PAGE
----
Into the breach stepped Michael Oxley, a Republican Representative from the state of Ohio and well-known supporter of the accounting profession. Oxley was also the Financial Services Committee Chair in the House. Using the largely unsubstantiated argument that audit firm rotation would be far too costly, most of the burdensome responsibilities on corporations in the Act — CEO/CFO certification, SOX 404, new board and audit committee requirements, to name a few — were added by Oxley in exchange for giving the ax to mandatory audit firm rotation. The happy ending for the AICPA was that not only could they avoid auditors auditing auditors, SOX 404 gave them a windfall in the form of new services for which they could charge an arm and a leg.
But, too be fair, I do see two political challenges to term limits. Perhaps the bigger of the two is that we don't have a lot of evidence that audit firm rotation is going to work. (But, that didn't stop Congress from enacting SOX 404.) The only country that has tried auditor term limits was Italy, but relative to the U.S., Italy is a country has less-developed capital markets, fewer investor protections and less effective enforcement mechanisms).
The PCAOB will, from the outset of its studies and deliberations will face an uphill battle to get past the objections of the AICPA, without much hard data to support their argument. But, Doty seems to be ready for that. Few, except for AICPA shills will question the fact that there are fundamental problems with the ways that audits are currently being conducted, and that poor quality audits (and financial reporting in general) contributed to the financial crisis. Moreover, just about everything else, except for auditor term limits has been tried; and according to the findings of PCAOB inspectors, there are far too many audit failures, many of which could be explained by impaired independence.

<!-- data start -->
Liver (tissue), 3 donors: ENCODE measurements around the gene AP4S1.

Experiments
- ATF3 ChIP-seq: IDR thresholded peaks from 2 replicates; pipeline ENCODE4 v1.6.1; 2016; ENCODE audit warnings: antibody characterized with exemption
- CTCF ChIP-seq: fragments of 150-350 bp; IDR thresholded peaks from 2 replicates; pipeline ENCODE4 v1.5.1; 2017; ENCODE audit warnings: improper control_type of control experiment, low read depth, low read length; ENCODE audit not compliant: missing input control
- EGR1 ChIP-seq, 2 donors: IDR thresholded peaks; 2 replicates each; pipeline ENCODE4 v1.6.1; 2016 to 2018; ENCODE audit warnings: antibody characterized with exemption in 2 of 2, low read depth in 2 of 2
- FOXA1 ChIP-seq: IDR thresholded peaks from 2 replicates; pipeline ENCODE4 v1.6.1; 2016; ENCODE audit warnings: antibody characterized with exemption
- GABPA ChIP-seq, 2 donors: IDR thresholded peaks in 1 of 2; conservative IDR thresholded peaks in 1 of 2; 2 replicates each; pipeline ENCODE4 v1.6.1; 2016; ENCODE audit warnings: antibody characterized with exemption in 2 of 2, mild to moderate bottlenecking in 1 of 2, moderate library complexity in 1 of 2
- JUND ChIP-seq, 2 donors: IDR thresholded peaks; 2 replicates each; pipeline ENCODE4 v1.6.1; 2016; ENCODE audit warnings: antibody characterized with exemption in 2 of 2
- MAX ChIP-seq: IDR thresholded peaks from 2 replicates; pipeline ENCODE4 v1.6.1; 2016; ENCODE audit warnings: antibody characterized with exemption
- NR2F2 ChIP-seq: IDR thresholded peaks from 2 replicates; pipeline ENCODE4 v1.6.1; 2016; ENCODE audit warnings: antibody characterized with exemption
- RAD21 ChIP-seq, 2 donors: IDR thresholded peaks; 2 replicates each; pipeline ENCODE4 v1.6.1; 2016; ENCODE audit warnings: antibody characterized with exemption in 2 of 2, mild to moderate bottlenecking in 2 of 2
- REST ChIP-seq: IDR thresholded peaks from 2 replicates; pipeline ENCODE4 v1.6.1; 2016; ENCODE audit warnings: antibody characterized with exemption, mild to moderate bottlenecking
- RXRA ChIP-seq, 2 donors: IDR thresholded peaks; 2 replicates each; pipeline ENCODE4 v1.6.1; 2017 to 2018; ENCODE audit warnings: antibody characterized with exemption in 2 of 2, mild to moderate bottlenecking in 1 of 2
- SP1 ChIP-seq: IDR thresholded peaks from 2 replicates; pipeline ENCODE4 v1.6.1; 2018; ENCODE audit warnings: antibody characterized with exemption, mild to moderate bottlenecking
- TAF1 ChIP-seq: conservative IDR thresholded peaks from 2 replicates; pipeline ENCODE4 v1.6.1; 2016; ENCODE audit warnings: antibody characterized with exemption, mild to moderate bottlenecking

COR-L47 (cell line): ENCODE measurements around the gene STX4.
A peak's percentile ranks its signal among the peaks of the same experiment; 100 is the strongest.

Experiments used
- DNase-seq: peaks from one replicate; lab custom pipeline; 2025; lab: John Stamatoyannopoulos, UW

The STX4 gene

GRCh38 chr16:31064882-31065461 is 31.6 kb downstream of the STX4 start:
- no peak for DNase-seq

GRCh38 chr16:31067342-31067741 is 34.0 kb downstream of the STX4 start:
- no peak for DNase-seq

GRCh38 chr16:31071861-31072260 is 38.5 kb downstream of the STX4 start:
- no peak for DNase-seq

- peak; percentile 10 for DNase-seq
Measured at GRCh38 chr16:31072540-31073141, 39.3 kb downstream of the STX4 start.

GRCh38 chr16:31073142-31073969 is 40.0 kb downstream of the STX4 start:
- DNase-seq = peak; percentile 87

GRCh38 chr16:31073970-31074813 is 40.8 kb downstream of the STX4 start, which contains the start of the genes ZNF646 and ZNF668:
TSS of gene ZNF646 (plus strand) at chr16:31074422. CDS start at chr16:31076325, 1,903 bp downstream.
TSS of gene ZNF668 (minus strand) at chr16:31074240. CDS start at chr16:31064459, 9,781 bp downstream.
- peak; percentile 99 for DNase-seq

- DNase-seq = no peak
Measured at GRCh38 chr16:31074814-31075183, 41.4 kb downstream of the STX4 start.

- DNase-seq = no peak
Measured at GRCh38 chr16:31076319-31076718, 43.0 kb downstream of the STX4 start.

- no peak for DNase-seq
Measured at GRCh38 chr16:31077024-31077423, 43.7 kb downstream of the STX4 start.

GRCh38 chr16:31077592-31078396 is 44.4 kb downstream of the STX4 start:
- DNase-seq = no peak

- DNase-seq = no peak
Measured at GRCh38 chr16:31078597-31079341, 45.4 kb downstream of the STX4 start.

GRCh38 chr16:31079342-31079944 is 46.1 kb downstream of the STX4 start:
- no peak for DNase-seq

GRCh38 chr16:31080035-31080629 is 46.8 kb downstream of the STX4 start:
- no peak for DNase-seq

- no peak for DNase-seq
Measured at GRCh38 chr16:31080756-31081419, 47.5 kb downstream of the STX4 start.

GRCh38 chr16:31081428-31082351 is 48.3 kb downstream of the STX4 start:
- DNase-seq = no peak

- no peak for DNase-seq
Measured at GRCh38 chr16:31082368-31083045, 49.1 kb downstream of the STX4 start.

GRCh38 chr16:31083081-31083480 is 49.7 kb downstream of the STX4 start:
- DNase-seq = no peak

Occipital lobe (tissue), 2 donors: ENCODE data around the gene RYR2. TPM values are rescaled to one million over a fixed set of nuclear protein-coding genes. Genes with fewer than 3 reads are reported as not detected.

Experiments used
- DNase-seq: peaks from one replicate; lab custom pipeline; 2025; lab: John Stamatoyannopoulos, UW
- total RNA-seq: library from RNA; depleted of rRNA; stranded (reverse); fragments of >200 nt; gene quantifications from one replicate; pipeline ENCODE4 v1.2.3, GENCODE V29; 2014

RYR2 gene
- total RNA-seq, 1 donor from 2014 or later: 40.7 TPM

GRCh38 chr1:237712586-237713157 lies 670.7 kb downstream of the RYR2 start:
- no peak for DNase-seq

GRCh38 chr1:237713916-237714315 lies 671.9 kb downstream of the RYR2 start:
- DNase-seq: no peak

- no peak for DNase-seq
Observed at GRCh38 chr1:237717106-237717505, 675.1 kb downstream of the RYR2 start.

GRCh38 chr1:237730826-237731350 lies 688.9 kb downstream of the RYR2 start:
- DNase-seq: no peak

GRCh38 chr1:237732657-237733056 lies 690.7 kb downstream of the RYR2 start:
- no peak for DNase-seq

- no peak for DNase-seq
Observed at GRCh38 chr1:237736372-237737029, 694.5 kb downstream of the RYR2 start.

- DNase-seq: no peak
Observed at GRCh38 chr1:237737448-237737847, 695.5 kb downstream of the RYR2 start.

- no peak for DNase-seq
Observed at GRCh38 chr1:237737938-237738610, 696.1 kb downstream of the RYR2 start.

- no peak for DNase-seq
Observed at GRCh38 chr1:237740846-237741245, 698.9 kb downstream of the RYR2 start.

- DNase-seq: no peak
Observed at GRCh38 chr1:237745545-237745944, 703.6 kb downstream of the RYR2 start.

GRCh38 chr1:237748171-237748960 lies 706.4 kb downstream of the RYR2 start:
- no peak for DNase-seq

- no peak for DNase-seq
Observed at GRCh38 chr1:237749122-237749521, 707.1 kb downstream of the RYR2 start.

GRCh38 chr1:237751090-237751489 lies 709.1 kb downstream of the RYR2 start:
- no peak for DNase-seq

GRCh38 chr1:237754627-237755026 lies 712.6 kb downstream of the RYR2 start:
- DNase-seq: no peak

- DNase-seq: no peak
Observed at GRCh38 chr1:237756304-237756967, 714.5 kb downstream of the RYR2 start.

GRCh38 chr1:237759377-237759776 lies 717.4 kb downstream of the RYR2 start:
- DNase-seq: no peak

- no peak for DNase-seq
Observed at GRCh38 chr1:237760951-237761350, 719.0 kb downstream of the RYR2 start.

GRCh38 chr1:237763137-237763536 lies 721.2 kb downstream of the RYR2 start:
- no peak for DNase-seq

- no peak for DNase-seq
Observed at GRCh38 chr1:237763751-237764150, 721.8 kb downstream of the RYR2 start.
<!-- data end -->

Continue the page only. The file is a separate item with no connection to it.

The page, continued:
The second challenge is determine whether term limits should be imposed on smaller issuers and smaller firms. For reasons stated above and others that are probably obvious, I think not.
In supporting audit term limits, my working assumptions are as follows: (1) fixing financial reporting rules so that financial statements can be audited reliably is a hopeless and frustrating goal that will elude regulators for another generation or more; (2) adding more verbiage around an inherently unreliable process will only smear more lipstick on the pig; and (3) every other device for loosening the bond between auditor and client has been tried and fallen far short of the mark. Therefore, audit term limits seems to be the only reasonable near-term response for breaking the vicious cycle of financial crises and erosion of public confidence in financial reporting.